Testing the waters

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  Posted by: Dental Design      27th February 2024

Is water fluoridation the panacea for tooth decay in young children?

Recent government statistics lay bare England’s dental crisis in young children: three in 10 children aged five have enamel or tooth decay.[i]

In this survey of 5-year-olds in England, the national prevalence of children with enamel and/or dentinal decay was 29.3%. Regionally, this ranged from 23.3% in the South West to 38.7% in the North West.

Children living in the most deprived areas of the country were almost three times as likely to have experience of dentinal decay (35.1%) as those living in the least deprived areas (13.5%). There were also disparities in the prevalence of experience of dentinal decay by ethnic group, which was significantly higher in the ‘other’ ethnic group (44.8%) and the Asian or Asian British ethnic group (37.7%).i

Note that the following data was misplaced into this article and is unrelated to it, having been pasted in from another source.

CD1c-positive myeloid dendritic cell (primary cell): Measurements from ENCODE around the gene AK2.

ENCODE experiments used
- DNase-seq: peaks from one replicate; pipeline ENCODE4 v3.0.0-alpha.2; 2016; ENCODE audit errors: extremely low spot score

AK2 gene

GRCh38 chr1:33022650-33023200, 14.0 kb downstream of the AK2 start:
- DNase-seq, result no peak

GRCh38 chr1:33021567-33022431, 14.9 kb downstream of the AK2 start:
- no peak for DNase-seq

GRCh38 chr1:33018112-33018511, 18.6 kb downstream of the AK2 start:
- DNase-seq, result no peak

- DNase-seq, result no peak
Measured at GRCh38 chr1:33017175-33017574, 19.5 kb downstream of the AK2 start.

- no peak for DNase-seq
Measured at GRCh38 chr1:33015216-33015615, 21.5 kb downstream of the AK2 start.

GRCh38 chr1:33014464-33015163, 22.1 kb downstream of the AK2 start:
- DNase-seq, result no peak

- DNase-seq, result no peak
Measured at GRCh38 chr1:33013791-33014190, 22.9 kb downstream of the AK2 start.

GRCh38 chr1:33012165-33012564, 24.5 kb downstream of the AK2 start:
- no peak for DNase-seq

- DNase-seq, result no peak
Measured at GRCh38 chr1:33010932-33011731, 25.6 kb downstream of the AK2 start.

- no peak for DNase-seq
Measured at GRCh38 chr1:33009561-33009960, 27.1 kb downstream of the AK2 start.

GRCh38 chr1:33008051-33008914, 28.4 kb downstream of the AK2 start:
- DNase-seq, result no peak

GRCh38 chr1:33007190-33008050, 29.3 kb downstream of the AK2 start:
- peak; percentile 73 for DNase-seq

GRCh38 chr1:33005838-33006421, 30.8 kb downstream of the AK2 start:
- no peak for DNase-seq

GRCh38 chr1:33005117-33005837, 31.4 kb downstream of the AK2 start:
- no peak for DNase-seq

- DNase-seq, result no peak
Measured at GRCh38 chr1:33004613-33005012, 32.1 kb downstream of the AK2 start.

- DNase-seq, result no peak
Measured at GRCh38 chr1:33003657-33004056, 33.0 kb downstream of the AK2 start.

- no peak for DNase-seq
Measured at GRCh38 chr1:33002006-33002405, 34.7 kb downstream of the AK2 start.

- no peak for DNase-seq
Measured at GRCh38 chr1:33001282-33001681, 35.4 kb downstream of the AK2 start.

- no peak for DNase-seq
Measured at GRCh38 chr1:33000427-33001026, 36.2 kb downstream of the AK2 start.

It’s no surprise then that some councils, such as Nottingham, are planning to add fluoride to the water supply.[ii]Figures from the government survey show that 34.2% of five-year-olds in the city had obvious signs of dental decay with the average number of teeth affected by decay in Nottingham’s five-year-olds being 1.3, while the England average is 0.8.

All water contains small amounts of naturally occurring fluoride, but at too low a level to provide any oral health benefits. Water fluoridation schemes raise it to 1mg per litre of water.[iii] 

Fluoride force

Fluoride works to control early dental caries in several ways.[iv] It strengthens the enamel of the teeth, making them more resistant to decay. The antibacterial action of fluoride is due to the acidification of the bacterial cytoplasm through the formation of the hydrogen ion and the fluoride ion from hydrogen fluoride and the disruption of the bacterial metabolism by inhibiting vital bacterial enzymes such as proton releasing adenosine triphosphatase and enolase.